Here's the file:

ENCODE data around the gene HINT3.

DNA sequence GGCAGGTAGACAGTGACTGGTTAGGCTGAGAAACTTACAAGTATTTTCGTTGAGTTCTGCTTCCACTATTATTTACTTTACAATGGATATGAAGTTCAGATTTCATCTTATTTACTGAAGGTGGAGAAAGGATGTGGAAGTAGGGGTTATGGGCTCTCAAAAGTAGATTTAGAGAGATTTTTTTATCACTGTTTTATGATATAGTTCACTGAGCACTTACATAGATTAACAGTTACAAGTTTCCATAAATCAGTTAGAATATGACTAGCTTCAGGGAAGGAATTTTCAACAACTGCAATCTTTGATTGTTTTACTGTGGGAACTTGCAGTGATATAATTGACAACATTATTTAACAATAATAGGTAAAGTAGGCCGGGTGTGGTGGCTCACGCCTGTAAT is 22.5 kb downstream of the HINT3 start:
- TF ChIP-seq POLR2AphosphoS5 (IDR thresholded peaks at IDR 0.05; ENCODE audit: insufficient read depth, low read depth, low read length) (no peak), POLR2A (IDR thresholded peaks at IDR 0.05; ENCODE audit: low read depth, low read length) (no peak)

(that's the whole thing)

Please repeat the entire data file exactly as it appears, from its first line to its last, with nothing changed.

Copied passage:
ENCODE data around the gene HINT3.

DNA sequence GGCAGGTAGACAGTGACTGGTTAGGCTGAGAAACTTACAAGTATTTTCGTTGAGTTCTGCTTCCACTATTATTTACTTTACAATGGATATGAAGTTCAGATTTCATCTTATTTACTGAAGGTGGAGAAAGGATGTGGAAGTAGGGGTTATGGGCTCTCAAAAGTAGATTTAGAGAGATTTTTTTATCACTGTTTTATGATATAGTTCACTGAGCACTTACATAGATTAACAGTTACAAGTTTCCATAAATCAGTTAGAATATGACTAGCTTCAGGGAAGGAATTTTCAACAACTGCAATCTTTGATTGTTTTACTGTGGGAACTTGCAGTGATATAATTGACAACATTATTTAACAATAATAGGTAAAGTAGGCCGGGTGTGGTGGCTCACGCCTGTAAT is 22.5 kb downstream of the HINT3 start:
- TF ChIP-seq POLR2AphosphoS5 (IDR thresholded peaks at IDR 0.05; ENCODE audit: insufficient read depth, low read depth, low read length) (no peak), POLR2A (IDR thresholded peaks at IDR 0.05; ENCODE audit: low read depth, low read length) (no peak)